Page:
Monday, June 11, 2007

Baby Backs in Peanut Butter Slather

It seems that I'm on a Hugh Carpenter roll. Maybe I'd better buy his cookbook, Hot Barbecue, since I've prepared several recipes from that cookbook and like them all. Yesterday was a beautiful Southern California day, perfect for a backyard grilled dinner. Since Dave is a diabetic, I tend to not prepare sweet barbecue sauces except on rare occasions. And that's probably why I was attracted to this recipe because it has a limited amount of sugar in it. (And, in fact, I forgot to add the honey to the recipe at all, but next time I will.) I remember when I attended the grill class and these ribs were prepared for everyone - I enjoyed them then, and we enjoyed them yesterday. The ribs came from Niman Ranch, and they've been in my freezer for several months from an order I placed with them back then. If you've never had any Niman Ranch meats, you're in for a treat. Only available by mail order or phone, they raise very healthy animals, no antibiotics, no hormones. Although, their bacon (which is excellent and contains no nitrates or nitrites) is available at some Trader Joe's, and occasionally you can find their pork chops there also. If you get on the Niman Ranch email list, they'll tell you when meats are on special. Find a friend who will order as well and the shipping will be less that way. These ribs were exceedingly lean. Maybe not healthy-lean, but certainly better than any ribs I buy locally.

First you make a sauce/marinade: peanut butter, soy sauce, Hoisin, ginger, garlic, sherry and some Vietnamese chili sauce, among other things. You marinate the ribs in the sauce for an hour or two. Or three, or up to 8 hours. The sauce isn't hard to make - whizzed up in the blender - then you pile the ribs into plastic bags with the sauce and just let them stew in the refrigerator. Really very easy.

Carpenter has developed his own method for using the grill. He likes high heat at first, then you lower the temperature to let meat settle in for some long, slow cooking. This method is very similar to the Ribeye Steaks with Amazing Glaze that we made several weeks ago. Click HERE to refer to that recipe.
We sat outside overlooking our beautiful view of the California coast, under our new pergola, in the shade, sipping on a magnificent bottle of 2002 Iron Horse Alexander Valley T Bar Vineyard Merlot. We watched blue jays swoop down to our small table and grab little pieces of corn chips, while the ribs were slowly baking. The birds seem almost tame, as they would come within about 6 inches of my hand to pick up crispy pieces I'd toss their way. We've seen these birds before. They may even have a nest somewhere on our slope as they'd dive just over and down behind the foreground palm tree in the photo. Very entertaining. And very peaceful and relaxing. Off in the distance in the photo is the Pacific Ocean, looking toward Long Beach and Palos Verdes. It's about 10 miles to the ocean, although it's kind of hazy out in the distance. What a lovely end to a nice weekend.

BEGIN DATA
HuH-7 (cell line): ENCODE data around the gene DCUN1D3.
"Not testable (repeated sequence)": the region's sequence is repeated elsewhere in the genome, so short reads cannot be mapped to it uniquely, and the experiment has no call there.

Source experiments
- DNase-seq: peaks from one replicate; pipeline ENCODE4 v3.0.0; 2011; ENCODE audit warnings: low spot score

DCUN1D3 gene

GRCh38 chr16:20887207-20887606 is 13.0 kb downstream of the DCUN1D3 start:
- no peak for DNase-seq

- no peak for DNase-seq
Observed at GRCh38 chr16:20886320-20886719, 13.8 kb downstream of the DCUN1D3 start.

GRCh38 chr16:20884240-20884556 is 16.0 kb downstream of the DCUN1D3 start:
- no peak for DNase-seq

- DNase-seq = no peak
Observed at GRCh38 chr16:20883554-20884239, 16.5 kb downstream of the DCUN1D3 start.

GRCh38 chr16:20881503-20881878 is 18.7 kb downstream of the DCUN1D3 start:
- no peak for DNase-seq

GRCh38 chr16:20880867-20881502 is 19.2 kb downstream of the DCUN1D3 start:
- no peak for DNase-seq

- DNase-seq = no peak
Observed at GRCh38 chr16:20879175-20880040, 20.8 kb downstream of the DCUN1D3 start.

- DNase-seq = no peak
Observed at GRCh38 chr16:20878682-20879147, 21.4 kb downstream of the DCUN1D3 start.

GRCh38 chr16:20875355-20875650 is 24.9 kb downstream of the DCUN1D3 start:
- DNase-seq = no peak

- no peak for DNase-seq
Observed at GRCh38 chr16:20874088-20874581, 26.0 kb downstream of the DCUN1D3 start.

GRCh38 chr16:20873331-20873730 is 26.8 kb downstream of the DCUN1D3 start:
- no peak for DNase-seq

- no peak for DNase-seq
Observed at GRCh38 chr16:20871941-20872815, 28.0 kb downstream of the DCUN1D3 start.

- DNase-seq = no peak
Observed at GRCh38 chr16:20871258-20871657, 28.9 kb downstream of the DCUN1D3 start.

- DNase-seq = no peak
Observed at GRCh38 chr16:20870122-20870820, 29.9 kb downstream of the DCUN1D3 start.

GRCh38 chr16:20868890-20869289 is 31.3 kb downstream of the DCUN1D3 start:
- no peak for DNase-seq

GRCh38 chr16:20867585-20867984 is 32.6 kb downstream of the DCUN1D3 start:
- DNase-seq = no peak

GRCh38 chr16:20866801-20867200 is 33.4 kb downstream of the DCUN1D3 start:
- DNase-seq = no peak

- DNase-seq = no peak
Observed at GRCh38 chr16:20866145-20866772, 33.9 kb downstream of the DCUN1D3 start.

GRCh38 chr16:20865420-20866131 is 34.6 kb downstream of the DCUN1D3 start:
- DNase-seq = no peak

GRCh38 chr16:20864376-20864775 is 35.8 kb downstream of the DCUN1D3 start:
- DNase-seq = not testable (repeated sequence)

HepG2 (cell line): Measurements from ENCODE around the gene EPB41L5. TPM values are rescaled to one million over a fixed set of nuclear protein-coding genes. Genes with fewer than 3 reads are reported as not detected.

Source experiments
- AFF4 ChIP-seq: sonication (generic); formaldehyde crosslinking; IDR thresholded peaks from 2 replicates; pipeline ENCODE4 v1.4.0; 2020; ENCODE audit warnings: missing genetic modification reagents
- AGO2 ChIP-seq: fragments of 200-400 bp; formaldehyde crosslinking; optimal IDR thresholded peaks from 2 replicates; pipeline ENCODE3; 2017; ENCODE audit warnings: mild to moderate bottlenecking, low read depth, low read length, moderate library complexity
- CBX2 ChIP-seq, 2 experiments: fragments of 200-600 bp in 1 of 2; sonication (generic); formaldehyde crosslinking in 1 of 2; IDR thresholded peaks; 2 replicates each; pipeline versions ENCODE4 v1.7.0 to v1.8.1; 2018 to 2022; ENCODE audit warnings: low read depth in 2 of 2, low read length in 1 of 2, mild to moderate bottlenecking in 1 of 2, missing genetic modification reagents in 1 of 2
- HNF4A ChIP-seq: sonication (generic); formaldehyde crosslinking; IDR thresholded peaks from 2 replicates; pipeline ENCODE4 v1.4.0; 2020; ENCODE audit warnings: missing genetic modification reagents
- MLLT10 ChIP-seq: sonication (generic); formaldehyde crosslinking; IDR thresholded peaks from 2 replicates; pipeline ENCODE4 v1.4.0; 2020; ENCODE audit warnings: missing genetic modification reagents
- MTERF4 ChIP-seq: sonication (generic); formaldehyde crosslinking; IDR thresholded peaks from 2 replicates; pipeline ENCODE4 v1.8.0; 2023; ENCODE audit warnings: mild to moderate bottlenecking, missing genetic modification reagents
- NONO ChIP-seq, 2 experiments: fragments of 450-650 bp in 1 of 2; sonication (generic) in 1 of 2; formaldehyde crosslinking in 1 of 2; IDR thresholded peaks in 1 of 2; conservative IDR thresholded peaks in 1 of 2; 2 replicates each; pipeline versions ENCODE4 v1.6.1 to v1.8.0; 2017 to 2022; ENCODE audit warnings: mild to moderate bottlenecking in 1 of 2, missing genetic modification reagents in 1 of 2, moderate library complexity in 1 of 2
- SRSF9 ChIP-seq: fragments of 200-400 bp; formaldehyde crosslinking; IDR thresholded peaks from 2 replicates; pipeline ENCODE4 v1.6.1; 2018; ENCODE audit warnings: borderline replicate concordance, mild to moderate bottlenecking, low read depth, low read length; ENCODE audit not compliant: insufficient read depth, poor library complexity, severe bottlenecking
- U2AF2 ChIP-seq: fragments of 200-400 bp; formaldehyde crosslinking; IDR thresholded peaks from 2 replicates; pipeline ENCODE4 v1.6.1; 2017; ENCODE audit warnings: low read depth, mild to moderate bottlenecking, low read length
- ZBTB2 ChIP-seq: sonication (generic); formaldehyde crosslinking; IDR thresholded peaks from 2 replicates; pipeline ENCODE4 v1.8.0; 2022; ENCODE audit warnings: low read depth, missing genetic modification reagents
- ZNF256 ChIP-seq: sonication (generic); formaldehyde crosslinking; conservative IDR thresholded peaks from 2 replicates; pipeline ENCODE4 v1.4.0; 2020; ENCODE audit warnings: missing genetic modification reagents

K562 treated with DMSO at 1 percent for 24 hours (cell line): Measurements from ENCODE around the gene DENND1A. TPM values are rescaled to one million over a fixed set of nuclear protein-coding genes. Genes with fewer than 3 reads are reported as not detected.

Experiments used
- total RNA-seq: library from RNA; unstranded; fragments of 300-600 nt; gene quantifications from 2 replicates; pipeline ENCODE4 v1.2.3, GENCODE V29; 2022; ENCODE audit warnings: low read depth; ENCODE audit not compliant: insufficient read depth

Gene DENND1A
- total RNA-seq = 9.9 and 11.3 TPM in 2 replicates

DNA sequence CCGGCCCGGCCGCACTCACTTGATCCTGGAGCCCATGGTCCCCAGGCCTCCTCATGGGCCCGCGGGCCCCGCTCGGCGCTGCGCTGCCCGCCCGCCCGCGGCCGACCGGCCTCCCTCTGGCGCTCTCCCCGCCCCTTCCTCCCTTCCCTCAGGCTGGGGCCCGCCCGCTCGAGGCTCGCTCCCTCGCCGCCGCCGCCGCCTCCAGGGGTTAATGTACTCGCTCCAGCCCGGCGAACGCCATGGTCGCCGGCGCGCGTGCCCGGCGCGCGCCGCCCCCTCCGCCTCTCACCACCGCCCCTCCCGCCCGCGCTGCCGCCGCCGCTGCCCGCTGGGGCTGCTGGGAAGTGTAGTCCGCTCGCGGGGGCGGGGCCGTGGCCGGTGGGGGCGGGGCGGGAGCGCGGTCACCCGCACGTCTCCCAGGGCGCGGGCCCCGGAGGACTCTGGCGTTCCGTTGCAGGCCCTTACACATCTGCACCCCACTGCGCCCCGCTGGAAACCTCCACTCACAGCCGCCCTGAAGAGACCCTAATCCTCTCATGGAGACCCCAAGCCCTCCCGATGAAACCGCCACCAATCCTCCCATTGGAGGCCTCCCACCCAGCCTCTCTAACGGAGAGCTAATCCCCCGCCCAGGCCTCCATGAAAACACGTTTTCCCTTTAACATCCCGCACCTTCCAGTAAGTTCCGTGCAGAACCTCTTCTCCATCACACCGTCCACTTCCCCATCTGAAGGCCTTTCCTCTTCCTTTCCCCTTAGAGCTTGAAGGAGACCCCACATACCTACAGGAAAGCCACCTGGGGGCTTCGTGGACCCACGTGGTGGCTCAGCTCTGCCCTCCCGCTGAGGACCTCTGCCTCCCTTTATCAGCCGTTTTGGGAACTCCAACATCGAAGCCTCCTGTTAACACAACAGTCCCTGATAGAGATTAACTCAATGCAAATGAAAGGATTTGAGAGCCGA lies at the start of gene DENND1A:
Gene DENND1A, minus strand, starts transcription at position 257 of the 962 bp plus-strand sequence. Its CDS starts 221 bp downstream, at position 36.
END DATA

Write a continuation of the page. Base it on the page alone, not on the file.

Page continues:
Baby Back Ribs with Spicy Peanut Butter Slather

Recipe By:Hugh Carpenter, "Hot Barbecue"
Servings: 4
1 pound pork backribs
1/2 cup chunky peanut butter
1/2 cup dry sherry
1/2 cup hoisin sauce
1/4 cup soy sauce
1/4 cup honey
2 tablespoons dark sesame oil
2 tablespoons chili sauce -- hot, Vietnamese
6 whole garlic clove -- minced
1/4 cup fresh ginger -- finely minced
1 tablespoon grated lime rind
1/4 cup green onion -- minced
1/4 cup fresh cilantro -- minced

1. Prepare the marinade by combining all ingredients in a blender and whiz until smooth. Makes 2 1/2 cups.
2. Remove the membrane from the back of the ribs. Ideally, ask your butcher to do it for you. Alternately, use a small paring knife and gently nick the membrane, then grab it quickly with your fingers and gently pull it off completely. This allows the marinade to penetrate the meat. If you don't remove the membrane, absolutely none of the marinade with reach the back side of the ribs. Sometimes a paper towel will help you to grab the membrane.
3. Place the ribs in the sauce. You may use a large plastic bag or shallow metal tray. Allow to sit for at least 15 minutes, but no more than 8 hours.
4. Preheat the grill to medium - 400-425°. Place ribs on the grill, away from direct heat source (charcoal or gas), then reduce heat to about 300° and allow to cook slowly for about an hour, maybe longer. Ribs are done when you look at the end of the bones and the meat has begun to shrink away from the bone. Remove from grill, turn up on edge and slice off one rib to check for doneness. Cut each rib the same way and serve immediately.
Serving Ideas : Serve with cold salads or a cold vegetable.
NOTES : You can make these in the oven also - if so, bake at 250° or 275° (low and slow) for about 90 minutes. It's very difficult to remove the membrane. Sometimes I've just not been able to accomplish the tedious task, so I usually poke some holes in the membrane but not enough that the rib section might fall apart.
Per Serving: 643 Calories; 41g Fat (58.2% calories from fat); 22g Protein; 44g Carbohydrate; 4g Dietary Fiber; 58mg Cholesterol; 1764mg Sodium. Exchanges: 1/2 Grain(Starch); 2 1/2 Lean Meat; 1 Vegetable; 0 Fruit; 7 Fat; 2 Other Carbohydrates. To view a printable recipe click on the title at the top.

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